HCAs, of which there are at least 10 chemical forms, are produced from amino acids, creatine/creatinine, and polysaccharide precursors during the high-temperature cooking of meats and fish (12). PhIP, which is the most abundant of the HCAs found in cooked meats, has been shown to be carcinogenic in the prostate, mammary gland, intestine, and lymphoid tissue in experimental animal studies (34–36). The major pathway of HCA activation involves phase I hepatic cytochrome P450–mediated N-hydroxylation followed by phase II esterification of the N-hydroxylamines to reactive ester derivatives. These derivatives spontaneously degrade to arylnitrenium ions and form DNA adducts by covalent binding, mainly to the C8 position of guanine. If not repaired, these DNA adducts can result in base substitution mutations, small deletions, and small insertions (37). Cui et al. showed that in human prostate xenografts, PhIP-DNA adducts can be detected after exposing mice to PhIP intragastically (38), and Nelson et al. showed that in human explants of prostate tissues, N-hydroxy PhIP can be metabolized to adduct-forming derivatives (32). These studies indicate that the human prostate can be a target of dietary PhIP-induced adducts.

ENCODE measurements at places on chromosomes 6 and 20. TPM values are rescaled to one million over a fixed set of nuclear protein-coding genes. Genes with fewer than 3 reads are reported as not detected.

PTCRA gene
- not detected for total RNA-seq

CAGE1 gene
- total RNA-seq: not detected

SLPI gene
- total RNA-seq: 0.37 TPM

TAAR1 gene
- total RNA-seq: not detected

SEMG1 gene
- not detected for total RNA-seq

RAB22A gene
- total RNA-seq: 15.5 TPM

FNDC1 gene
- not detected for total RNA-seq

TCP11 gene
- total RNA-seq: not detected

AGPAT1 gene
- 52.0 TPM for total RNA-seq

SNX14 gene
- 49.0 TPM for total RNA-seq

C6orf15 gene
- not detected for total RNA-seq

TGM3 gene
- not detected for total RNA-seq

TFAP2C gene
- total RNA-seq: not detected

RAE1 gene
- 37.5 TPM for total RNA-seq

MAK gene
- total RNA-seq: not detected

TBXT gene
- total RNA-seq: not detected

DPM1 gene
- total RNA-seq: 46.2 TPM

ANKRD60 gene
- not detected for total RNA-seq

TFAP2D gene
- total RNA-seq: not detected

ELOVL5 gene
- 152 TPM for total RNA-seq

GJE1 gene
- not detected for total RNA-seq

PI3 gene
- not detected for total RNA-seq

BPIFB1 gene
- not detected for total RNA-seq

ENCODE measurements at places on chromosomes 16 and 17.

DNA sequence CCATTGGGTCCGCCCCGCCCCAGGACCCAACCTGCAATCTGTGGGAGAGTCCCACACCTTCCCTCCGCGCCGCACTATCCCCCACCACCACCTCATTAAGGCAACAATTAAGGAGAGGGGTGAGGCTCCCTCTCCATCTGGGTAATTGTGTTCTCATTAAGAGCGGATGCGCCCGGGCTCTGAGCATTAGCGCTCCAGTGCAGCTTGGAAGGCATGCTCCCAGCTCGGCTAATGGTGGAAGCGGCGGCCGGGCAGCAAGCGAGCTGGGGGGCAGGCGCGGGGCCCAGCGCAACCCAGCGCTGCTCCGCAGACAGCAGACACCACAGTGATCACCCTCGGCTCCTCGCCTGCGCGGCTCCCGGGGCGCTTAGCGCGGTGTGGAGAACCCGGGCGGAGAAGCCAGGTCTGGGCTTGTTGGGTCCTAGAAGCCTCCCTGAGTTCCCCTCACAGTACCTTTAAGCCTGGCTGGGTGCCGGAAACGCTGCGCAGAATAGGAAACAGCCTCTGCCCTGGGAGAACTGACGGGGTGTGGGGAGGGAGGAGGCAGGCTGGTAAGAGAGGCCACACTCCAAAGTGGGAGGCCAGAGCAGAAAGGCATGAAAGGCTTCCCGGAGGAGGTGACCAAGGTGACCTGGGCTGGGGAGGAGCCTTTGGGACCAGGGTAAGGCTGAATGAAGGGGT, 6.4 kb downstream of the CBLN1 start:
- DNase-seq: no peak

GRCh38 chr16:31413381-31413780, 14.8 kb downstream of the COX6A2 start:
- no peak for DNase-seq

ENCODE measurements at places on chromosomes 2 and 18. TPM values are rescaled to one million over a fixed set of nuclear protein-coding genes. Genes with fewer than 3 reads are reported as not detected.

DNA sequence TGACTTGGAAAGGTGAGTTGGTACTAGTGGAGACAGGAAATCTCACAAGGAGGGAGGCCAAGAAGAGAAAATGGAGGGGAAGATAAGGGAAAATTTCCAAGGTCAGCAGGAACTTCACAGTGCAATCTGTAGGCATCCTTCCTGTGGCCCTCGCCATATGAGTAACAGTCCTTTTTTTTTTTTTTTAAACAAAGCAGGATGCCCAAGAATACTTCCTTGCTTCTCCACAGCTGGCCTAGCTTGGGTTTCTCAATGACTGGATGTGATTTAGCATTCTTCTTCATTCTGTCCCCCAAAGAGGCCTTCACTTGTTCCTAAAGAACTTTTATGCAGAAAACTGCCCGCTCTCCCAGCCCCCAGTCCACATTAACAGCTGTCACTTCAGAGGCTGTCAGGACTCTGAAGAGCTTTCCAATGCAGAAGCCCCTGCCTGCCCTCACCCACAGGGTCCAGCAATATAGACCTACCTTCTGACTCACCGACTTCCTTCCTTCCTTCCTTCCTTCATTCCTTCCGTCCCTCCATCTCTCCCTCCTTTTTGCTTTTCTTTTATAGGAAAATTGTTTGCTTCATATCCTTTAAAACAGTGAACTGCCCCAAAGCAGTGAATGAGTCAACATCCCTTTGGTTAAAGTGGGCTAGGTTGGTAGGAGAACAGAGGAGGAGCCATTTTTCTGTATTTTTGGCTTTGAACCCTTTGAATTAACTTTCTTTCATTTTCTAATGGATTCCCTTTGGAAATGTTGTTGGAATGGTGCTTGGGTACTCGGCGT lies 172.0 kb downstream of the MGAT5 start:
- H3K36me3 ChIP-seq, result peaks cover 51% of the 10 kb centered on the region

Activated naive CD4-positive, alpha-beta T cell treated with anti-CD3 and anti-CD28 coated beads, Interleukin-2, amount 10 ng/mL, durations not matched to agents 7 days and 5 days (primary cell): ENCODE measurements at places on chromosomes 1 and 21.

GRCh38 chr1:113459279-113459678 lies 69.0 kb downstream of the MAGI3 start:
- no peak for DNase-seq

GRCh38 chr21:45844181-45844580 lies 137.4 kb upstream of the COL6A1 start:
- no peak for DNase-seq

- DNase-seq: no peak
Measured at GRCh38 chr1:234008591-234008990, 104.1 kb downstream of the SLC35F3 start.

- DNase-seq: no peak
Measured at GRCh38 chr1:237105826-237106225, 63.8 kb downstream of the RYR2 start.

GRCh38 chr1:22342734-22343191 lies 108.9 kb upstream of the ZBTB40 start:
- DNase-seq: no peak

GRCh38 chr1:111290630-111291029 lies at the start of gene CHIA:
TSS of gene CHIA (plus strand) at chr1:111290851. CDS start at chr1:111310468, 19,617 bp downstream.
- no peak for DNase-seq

In this study, we found that the colon, spleen, seminal vesicles, and all lobes of prostate are target tissues of PhIP-induced mutations. In these tissues, 4 weeks was sufficient to induce mutations. The type of mutations most frequently observed were G:C to A:T transitions followed by G:C to T:A transversions, G:C to C:G transversions, and −1-bp deletions in these target tissues. These types of mutations were similar to that expected after PhIP treatment (29), suggesting that these mutations were caused by PhIP-DNA adducts.